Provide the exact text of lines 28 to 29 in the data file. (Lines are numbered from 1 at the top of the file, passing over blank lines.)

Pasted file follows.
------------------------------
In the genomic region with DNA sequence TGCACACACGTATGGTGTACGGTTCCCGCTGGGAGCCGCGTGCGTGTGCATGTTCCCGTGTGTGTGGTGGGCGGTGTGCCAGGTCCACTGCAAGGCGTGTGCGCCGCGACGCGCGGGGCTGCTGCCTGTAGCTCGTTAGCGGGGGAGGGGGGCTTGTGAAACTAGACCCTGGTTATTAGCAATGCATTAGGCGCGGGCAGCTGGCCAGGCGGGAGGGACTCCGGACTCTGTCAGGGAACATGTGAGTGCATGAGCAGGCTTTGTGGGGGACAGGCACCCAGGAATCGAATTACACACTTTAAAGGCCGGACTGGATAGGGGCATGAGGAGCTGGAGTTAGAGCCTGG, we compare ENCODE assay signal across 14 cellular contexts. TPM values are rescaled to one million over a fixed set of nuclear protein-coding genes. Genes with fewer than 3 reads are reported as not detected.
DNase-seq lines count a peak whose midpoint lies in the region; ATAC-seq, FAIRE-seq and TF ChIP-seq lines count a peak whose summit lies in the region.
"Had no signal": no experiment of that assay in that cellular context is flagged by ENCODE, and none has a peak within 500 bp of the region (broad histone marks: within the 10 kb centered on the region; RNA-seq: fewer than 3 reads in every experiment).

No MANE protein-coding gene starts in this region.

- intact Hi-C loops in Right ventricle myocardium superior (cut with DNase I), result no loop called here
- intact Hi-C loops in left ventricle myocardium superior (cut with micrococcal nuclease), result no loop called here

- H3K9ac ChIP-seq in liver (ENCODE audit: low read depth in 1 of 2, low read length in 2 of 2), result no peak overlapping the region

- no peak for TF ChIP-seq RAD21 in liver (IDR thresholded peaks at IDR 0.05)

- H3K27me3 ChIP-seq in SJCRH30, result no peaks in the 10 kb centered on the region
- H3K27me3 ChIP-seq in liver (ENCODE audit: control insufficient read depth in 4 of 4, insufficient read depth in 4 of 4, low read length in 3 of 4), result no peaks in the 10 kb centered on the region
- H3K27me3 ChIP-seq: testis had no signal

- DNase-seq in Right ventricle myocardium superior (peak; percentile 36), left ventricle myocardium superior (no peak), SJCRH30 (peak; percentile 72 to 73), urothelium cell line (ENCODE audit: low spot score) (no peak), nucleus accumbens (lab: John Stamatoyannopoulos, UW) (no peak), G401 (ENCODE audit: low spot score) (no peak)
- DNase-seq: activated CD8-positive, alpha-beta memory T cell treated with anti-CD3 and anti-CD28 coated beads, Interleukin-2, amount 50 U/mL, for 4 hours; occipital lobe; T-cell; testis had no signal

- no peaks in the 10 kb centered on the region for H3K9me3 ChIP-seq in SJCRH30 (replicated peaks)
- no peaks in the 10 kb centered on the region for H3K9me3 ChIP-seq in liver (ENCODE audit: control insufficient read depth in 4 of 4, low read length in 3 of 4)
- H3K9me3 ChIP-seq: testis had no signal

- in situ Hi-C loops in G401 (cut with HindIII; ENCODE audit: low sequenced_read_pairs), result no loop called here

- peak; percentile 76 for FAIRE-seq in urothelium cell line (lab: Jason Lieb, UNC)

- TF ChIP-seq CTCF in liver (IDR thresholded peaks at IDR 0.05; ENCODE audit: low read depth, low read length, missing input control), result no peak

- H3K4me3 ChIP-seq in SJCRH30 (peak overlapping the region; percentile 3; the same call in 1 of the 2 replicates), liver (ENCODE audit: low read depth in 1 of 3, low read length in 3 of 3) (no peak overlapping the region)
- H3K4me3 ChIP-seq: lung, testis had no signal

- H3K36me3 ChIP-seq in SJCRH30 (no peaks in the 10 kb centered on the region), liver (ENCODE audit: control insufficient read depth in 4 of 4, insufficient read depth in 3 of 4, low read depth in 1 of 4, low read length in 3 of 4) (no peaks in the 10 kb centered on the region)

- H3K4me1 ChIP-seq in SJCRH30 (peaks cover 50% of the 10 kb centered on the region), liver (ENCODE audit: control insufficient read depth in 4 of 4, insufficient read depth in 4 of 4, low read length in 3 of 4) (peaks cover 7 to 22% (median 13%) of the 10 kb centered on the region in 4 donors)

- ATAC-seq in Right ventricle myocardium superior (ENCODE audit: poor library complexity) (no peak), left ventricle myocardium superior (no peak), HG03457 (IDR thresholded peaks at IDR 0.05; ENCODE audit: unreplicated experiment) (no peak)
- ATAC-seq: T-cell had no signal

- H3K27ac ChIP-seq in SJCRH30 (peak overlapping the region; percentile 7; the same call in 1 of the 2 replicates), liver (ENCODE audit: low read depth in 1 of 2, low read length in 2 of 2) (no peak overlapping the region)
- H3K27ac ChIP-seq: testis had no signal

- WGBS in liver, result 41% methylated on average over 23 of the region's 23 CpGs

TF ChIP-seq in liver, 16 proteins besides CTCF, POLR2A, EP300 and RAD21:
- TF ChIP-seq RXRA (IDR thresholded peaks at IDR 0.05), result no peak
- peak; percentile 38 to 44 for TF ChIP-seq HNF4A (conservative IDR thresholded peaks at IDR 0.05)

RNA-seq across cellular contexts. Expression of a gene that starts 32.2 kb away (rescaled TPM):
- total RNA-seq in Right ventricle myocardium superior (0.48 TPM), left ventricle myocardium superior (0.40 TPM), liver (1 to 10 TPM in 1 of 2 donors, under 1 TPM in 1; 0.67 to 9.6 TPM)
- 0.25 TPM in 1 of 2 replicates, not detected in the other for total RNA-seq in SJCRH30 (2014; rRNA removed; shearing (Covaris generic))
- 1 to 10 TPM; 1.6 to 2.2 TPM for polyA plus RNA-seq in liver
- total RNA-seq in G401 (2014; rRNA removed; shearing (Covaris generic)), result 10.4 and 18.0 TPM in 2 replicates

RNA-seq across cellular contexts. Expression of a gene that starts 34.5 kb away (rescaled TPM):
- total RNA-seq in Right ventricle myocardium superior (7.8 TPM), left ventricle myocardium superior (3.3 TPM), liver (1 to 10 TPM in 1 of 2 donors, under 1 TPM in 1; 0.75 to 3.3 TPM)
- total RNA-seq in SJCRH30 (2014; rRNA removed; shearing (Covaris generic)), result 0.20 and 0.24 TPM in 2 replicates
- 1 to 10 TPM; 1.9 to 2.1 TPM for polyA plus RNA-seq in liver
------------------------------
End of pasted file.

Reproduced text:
- WGBS in liver, result 41% methylated on average over 23 of the region's 23 CpGs

TF ChIP-seq in liver, 16 proteins besides CTCF, POLR2A, EP300 and RAD21: